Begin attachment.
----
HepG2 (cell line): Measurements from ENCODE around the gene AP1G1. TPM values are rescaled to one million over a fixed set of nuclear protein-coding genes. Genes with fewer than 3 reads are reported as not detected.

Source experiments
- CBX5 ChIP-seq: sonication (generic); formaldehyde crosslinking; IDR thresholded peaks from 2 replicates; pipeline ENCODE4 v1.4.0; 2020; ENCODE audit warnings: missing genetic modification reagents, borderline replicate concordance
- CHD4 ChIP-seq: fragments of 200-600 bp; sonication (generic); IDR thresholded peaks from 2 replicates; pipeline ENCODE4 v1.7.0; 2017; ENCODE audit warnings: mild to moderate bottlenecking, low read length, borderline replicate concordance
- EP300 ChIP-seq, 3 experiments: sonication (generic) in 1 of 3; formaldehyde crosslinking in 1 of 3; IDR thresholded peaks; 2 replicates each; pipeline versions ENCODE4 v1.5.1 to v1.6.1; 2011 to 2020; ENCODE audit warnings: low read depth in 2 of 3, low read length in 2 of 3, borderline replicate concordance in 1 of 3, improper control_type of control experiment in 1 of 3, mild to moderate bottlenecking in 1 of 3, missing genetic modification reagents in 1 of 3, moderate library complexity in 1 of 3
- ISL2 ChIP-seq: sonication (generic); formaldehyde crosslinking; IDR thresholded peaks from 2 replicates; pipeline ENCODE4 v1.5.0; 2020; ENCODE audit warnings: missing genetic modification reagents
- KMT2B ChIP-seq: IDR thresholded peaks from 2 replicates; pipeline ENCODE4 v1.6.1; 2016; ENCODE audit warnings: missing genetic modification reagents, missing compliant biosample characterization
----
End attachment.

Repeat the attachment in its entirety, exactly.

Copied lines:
HepG2 (cell line): Measurements from ENCODE around the gene AP1G1. TPM values are rescaled to one million over a fixed set of nuclear protein-coding genes. Genes with fewer than 3 reads are reported as not detected.

Source experiments
- CBX5 ChIP-seq: sonication (generic); formaldehyde crosslinking; IDR thresholded peaks from 2 replicates; pipeline ENCODE4 v1.4.0; 2020; ENCODE audit warnings: missing genetic modification reagents, borderline replicate concordance
- CHD4 ChIP-seq: fragments of 200-600 bp; sonication (generic); IDR thresholded peaks from 2 replicates; pipeline ENCODE4 v1.7.0; 2017; ENCODE audit warnings: mild to moderate bottlenecking, low read length, borderline replicate concordance
- EP300 ChIP-seq, 3 experiments: sonication (generic) in 1 of 3; formaldehyde crosslinking in 1 of 3; IDR thresholded peaks; 2 replicates each; pipeline versions ENCODE4 v1.5.1 to v1.6.1; 2011 to 2020; ENCODE audit warnings: low read depth in 2 of 3, low read length in 2 of 3, borderline replicate concordance in 1 of 3, improper control_type of control experiment in 1 of 3, mild to moderate bottlenecking in 1 of 3, missing genetic modification reagents in 1 of 3, moderate library complexity in 1 of 3
- ISL2 ChIP-seq: sonication (generic); formaldehyde crosslinking; IDR thresholded peaks from 2 replicates; pipeline ENCODE4 v1.5.0; 2020; ENCODE audit warnings: missing genetic modification reagents
- KMT2B ChIP-seq: IDR thresholded peaks from 2 replicates; pipeline ENCODE4 v1.6.1; 2016; ENCODE audit warnings: missing genetic modification reagents, missing compliant biosample characterization